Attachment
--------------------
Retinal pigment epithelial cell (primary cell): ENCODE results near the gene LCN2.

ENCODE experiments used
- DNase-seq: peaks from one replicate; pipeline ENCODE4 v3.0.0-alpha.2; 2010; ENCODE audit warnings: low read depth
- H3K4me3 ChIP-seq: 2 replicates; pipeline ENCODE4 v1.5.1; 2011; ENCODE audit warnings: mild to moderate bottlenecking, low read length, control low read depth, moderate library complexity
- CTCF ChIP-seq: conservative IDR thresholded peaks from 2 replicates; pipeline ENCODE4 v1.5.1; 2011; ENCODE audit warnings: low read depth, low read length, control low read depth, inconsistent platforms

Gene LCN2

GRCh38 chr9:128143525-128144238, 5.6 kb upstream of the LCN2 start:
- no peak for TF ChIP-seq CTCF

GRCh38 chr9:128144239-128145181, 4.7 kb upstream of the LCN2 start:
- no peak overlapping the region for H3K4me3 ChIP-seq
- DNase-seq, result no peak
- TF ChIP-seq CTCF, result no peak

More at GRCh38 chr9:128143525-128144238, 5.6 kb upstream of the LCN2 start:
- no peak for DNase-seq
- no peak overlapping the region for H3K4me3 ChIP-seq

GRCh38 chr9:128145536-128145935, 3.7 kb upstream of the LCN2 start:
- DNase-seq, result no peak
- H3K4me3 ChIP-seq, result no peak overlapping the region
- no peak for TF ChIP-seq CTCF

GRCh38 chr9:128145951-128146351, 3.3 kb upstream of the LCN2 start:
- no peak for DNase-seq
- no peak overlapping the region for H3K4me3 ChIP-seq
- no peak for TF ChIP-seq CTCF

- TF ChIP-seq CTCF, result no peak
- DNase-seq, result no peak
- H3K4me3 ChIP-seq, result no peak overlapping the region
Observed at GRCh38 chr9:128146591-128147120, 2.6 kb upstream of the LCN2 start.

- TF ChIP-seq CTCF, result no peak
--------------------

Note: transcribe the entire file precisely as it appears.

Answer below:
Retinal pigment epithelial cell (primary cell): ENCODE results near the gene LCN2.

ENCODE experiments used
- DNase-seq: peaks from one replicate; pipeline ENCODE4 v3.0.0-alpha.2; 2010; ENCODE audit warnings: low read depth
- H3K4me3 ChIP-seq: 2 replicates; pipeline ENCODE4 v1.5.1; 2011; ENCODE audit warnings: mild to moderate bottlenecking, low read length, control low read depth, moderate library complexity
- CTCF ChIP-seq: conservative IDR thresholded peaks from 2 replicates; pipeline ENCODE4 v1.5.1; 2011; ENCODE audit warnings: low read depth, low read length, control low read depth, inconsistent platforms

Gene LCN2

GRCh38 chr9:128143525-128144238, 5.6 kb upstream of the LCN2 start:
- no peak for TF ChIP-seq CTCF

GRCh38 chr9:128144239-128145181, 4.7 kb upstream of the LCN2 start:
- no peak overlapping the region for H3K4me3 ChIP-seq
- DNase-seq, result no peak
- TF ChIP-seq CTCF, result no peak

More at GRCh38 chr9:128143525-128144238, 5.6 kb upstream of the LCN2 start:
- no peak for DNase-seq
- no peak overlapping the region for H3K4me3 ChIP-seq

GRCh38 chr9:128145536-128145935, 3.7 kb upstream of the LCN2 start:
- DNase-seq, result no peak
- H3K4me3 ChIP-seq, result no peak overlapping the region
- no peak for TF ChIP-seq CTCF

GRCh38 chr9:128145951-128146351, 3.3 kb upstream of the LCN2 start:
- no peak for DNase-seq
- no peak overlapping the region for H3K4me3 ChIP-seq
- no peak for TF ChIP-seq CTCF

- TF ChIP-seq CTCF, result no peak
- DNase-seq, result no peak
- H3K4me3 ChIP-seq, result no peak overlapping the region
Observed at GRCh38 chr9:128146591-128147120, 2.6 kb upstream of the LCN2 start.

- TF ChIP-seq CTCF, result no peak